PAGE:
Here is how Bishop Botean constructed his argument on the moral equivalency of involvement with the Iraq war and murder:
- Botean starts with – “The Church teaches that good ends do not justify the use of evil means. The Catechism of the Catholic Church states this principle succinctly: ‘One may never do evil so that good may result from it.’ (1789) .”
- He writes – “Paragraph 2309 of the Catechism states: ‘The strict conditions for legitimate defense by military force require rigorous consideration. The gravity of such a decision makes it subject to rigorous conditions of moral legitimacy.’ Since war is about the mass infliction of death and suffering on children of God, Christians can enter into it and fight in it only if the war in question strictly meets all the criteria of the just war theory, and only if these same standards are likewise meticulously observed in the course of fighting the war. Vague, loose, freewheeling, conniving, relaxed interpretations of Catholic just war theory and its application are morally illegitimate because of the gravity of such a decision.”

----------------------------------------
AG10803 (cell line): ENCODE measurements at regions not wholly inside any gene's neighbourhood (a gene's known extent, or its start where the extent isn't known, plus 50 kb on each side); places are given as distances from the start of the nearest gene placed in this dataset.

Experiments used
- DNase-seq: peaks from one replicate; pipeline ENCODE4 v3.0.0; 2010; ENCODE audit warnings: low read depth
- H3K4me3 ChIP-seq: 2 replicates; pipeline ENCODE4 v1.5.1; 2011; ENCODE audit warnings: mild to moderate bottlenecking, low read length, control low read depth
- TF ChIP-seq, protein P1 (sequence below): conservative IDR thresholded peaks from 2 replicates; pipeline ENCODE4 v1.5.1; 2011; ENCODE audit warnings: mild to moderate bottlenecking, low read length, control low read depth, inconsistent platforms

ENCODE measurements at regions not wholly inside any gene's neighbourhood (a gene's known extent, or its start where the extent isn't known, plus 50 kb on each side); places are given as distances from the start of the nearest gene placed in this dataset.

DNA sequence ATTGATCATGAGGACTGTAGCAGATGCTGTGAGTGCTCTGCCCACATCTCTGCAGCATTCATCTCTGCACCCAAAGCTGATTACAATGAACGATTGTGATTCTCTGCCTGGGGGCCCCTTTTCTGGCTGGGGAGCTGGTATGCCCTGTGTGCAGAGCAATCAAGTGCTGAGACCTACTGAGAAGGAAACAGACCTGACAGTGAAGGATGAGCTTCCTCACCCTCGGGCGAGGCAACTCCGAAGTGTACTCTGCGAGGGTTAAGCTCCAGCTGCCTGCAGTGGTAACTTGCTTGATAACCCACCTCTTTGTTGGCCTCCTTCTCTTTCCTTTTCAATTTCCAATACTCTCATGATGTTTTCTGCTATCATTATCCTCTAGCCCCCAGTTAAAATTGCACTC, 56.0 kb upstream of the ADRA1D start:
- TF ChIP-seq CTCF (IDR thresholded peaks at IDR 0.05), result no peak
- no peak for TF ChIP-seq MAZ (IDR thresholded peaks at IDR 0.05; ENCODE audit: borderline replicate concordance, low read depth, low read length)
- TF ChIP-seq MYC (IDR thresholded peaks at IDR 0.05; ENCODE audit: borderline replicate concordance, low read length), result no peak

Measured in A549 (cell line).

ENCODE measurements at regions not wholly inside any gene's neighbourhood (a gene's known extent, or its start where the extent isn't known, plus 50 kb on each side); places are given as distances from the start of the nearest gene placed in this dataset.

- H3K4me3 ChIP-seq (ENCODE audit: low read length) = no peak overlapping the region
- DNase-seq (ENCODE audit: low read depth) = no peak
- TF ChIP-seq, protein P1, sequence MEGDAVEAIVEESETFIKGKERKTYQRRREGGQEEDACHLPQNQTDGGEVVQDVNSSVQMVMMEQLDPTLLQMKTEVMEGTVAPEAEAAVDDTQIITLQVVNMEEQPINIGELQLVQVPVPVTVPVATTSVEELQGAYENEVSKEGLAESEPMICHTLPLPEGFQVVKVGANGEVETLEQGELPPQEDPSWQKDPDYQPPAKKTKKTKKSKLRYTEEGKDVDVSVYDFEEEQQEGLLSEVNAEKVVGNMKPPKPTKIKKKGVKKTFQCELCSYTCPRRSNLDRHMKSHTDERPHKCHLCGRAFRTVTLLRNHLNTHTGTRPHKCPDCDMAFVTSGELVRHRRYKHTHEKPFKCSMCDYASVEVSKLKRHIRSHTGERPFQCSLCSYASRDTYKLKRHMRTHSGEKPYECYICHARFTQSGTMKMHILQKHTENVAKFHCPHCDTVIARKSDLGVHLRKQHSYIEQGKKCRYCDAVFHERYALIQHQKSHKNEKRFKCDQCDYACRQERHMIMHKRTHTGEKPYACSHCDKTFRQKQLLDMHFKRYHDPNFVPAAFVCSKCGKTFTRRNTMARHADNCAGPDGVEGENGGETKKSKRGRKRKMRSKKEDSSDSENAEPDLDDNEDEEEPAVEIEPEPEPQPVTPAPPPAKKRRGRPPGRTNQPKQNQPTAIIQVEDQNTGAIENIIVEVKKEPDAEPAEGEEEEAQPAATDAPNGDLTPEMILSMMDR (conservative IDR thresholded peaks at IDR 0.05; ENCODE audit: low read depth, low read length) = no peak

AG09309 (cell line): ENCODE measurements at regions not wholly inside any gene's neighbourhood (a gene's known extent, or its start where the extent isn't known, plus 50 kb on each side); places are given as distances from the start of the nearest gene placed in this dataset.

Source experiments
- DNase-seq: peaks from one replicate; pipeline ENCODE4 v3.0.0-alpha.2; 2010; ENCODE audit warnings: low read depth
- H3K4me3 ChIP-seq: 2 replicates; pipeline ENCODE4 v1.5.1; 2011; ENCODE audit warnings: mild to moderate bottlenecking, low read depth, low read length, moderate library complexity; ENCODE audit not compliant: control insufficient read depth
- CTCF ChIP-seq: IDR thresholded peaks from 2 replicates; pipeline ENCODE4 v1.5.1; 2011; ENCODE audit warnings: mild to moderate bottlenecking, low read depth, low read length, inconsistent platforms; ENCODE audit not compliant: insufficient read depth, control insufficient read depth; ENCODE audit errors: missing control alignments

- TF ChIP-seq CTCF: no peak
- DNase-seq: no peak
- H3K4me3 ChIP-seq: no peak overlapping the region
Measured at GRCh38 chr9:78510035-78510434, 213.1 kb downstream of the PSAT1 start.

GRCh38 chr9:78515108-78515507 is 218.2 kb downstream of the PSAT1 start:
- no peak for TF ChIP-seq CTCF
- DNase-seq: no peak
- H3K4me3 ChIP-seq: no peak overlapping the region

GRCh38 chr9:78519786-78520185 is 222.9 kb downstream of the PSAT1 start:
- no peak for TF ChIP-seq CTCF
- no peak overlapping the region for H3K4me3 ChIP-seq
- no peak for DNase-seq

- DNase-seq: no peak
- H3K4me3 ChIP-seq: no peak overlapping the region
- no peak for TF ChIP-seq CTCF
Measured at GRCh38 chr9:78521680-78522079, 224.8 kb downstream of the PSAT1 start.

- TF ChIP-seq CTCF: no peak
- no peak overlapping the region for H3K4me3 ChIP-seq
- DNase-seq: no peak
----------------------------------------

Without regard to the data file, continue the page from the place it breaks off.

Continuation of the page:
- He continues – “’The evaluation of these conditions of the just war theory for moral legitimacy belongs to the prudential judgment of those who have responsibility for the common good,’ states the Catechism. (2309) However, the nation-state is never the final arbiter or authority for the Catholic of what is moral or for what is good for the salvation of his or her soul. What is legal can be evil and often has been. Jesus Christ and his Church, not the state, are the ultimate informers of conscience for the Catholic. This is why the Church teaches as a norm of conscience the following: ‘If rulers were to enact unjust laws or take measures contrary to the moral order such arrangements would not be binding in conscience.’(Catechism 1903) She also warns ‘Blind obedience [to immoral laws] does not suffice to excuse those who carry them out’ (Catechism 2313). When a moral conflict arises between Church teaching and secular morality, when contradictory moral demands are made upon a Catholic’s conscience, he or she ‘must obey God rather than man’ (Acts 5:29).”
It is a tragedy of historic proportions that the United States Catholic Bishops turned a deaf ear to the cry of the people of Iraq for life and opted instead for moral relativism. Their behavior was so egregious that it seems to me to be material cooperation with the objective evil of unjust war.
The Fruits of Moral Cowardice